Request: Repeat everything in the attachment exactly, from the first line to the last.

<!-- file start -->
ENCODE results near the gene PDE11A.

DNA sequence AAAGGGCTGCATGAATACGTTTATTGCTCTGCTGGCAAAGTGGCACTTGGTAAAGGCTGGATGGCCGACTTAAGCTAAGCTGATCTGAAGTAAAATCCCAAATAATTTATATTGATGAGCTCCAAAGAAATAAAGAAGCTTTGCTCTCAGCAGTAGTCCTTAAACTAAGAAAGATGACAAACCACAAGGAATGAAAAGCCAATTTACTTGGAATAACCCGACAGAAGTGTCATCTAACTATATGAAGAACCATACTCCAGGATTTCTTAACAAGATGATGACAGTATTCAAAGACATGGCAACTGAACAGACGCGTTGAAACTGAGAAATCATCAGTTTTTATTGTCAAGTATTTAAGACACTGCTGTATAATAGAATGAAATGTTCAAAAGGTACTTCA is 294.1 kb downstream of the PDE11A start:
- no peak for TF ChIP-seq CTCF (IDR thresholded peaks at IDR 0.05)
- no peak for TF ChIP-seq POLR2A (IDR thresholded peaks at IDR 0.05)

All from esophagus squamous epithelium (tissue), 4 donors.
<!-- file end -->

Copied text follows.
ENCODE results near the gene PDE11A.

DNA sequence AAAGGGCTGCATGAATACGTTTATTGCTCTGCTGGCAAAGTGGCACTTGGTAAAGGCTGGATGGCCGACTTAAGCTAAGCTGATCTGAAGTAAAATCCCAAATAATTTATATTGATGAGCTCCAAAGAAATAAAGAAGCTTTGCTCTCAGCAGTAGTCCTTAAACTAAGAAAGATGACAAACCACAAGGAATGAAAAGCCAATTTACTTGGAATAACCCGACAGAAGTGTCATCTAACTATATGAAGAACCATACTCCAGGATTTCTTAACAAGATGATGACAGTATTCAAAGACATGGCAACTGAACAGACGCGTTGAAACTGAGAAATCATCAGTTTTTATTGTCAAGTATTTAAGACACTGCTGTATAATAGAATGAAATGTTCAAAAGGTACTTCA is 294.1 kb downstream of the PDE11A start:
- no peak for TF ChIP-seq CTCF (IDR thresholded peaks at IDR 0.05)
- no peak for TF ChIP-seq POLR2A (IDR thresholded peaks at IDR 0.05)

All from esophagus squamous epithelium (tissue), 4 donors.